I have been mulling over the bits and pieces of what has been said over this breakfast table this weekend and, without weighing into the raging battle over the real-world utility of legal academia, I would say that I do agree with Judge Posner’s contention that the conversation about Justice Antonin Scalia’s legacy—especially in the weeks immediately after his death—were almost completely hagiographic and not very critical or rigorous. I think this extended far beyond the bench and the academy and into the entire commentariat, and was relieved, at least in the first days, only by a few grave dancers that were about as vicious as the hagiographers were glowing.
I continue to be baffled by the rules of engagement when a prominent public intellectual dies, especially since I work for a publication that is sometimes known for the takedown obit. I think that even in the era of Twitter we might agree that one should wait a few days before delighting in someone’s demise, but it certainly does not leave much public space for a serious discussion of the ways in which a man’s legacy—in this case Justice Scalia’s—left a good many women, minorities, and others worse off. One other late reflection on this? Many angry readers pointed out to me, as the Scalia tributes poured in, that an ode to the man’s bonhomie and friendship with Justice Ruth Bader Ginsburg does not substitute for intellectual rigor. Fair enough. Maybe this goes to Akhil’s point about the media’s failure to watchdog the justices. But I think it also reveals the narrow bandwidth we all operate on in the weeks after a prominent intellectual’s death and raises some larger questions about criticism of the court and blind reverence, raised here by Judge Posner.
On a separate topic, I have been thinking about Walter’s and Akhil’s observations about the complete opacity around a 4–4 split. Linda Greenhouse made a similar argument this weekend, name-checking Walter, then quoting Frederick Schauer, a University of Virginia law professor, who has written that “[a]nnouncing an outcome without giving a reason is consistent with the exercise of authority” while giving reasons is “a sign of respect.” But beyond the lack of clarity and the incoherent authoritarianism, the other problem with a one-sentence affirmation is that it can be sold to the public as anything you want to sell. And some parts of the media have continued to suggest the decision in U.S. v. Texas represents some kind of “rebuke” to or approval of the Obama administration’s executive overreach on immigration. Of course the decision was no more a conscious “rebuke” or approval than any other nondecision, but it has certainly emboldened the obstructionists to claim that the court gave the president the spanking he deserved. As House Speaker Paul Ryan spun it when the case was announced, this was a massive win on executive power principles: “This is a win for the Constitution, it’s a win for Congress, and it’s a win for our fight to restore the separation of powers. Congress, not the president, writes our law and today the Supreme Court validated that very core, essential fundamental principle.” Of course, the court validated no essential principle beyond the fact that they are essentially stuck in an uneasy draw. But the lack of transparency Akhil bemoans allows for this kind of rank distortion of the court’s very functions. I think it only harms the court and will get worse as the 4–4’s and denials of cert continue. So maybe I would flip Judge Posner’s premise on its head yet again: The interesting problem for me this term is not who is out there bravely criticizing a mystified court but, in fact, who is out on the hustings defending it? The justices themselves are not talking about gridlock; Senate Republicans are openly celebrating it. So who is making a compelling case for the fact that this gridlock matters? The same public reverence for the apolitical perfection of the institution is at work—both in criticizing and bolstering it.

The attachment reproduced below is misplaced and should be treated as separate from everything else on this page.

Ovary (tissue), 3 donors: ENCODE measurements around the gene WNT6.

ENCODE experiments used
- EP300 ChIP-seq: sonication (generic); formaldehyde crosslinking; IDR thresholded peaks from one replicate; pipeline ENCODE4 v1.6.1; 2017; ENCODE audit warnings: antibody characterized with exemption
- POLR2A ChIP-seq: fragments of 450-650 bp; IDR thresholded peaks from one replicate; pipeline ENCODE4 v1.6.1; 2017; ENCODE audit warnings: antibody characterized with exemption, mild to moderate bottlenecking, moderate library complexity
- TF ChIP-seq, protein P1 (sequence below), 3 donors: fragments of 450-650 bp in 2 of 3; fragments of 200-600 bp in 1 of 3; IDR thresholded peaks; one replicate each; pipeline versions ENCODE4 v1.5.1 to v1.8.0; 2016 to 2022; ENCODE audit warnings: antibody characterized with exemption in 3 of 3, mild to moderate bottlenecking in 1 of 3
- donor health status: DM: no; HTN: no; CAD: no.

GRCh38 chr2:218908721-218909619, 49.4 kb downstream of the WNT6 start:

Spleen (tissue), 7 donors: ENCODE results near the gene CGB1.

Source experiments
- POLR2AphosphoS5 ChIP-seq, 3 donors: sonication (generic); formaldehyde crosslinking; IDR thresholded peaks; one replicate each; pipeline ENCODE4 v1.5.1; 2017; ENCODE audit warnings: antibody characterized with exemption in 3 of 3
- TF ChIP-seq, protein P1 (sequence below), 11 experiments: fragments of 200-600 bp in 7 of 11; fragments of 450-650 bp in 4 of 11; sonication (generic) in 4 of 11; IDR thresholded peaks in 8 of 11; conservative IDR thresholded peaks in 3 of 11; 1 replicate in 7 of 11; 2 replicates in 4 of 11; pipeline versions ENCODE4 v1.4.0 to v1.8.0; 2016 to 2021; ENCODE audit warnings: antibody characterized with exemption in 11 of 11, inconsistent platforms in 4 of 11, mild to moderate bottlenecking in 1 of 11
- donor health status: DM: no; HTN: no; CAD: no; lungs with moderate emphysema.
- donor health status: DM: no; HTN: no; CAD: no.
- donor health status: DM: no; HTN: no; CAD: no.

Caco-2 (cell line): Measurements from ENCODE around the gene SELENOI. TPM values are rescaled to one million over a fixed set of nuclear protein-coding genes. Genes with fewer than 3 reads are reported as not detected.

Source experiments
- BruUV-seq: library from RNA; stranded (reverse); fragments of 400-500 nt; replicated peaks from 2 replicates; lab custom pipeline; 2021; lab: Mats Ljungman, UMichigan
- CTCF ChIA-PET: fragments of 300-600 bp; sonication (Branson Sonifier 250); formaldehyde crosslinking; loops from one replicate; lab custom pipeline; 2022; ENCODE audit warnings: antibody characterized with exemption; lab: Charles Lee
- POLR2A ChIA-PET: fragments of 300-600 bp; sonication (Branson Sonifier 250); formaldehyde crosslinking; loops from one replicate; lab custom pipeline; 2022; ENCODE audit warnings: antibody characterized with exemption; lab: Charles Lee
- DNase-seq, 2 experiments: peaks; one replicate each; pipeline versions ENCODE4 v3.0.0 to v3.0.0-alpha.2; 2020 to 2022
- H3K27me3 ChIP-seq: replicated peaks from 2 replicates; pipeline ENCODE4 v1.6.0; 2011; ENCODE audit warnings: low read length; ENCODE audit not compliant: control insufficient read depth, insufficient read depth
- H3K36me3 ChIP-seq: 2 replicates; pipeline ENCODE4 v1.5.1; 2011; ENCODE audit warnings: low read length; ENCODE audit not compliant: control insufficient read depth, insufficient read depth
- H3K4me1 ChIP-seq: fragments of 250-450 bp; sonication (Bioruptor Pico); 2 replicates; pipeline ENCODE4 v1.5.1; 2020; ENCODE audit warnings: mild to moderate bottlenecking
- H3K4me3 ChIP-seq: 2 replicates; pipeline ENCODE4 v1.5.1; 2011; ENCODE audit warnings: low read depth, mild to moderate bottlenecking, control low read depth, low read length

One other quick thought on the Texas immigration case: The irony of Paul Ryan and his fellow Trump boosters (there! I worked Donald Trump in on Day 5 of the Breakfast Table!) celebrating U.S. v. Texas as a big win for curbing executive excesses cannot be lost on any of you. That same contingent that this week lauded the Supreme Court as a vital check on presidential overreach is also proudly maintaining that a paralyzed court is a terrific idea, all while claiming that Donald Trump—who has never met a check or balance to which he might someday accede—is their top choice for the White House. As Adam Liptak recently observed, some of the nation’s most conservative legal thinkers agree that Trump has evinced absolutely no interest in constitutional checks on his power to do some alarming things: from ordering torture, to imperiling religious freedom, to changing the nature of the First Amendment. It makes very little sense to happy dance about the hobbled court’s brave check on Obama and his executive overreach while supporting a man who doesn’t believe in the rule of law in the first instance.
Dawn, looking forward to your thoughts on Texas’ abortion decision.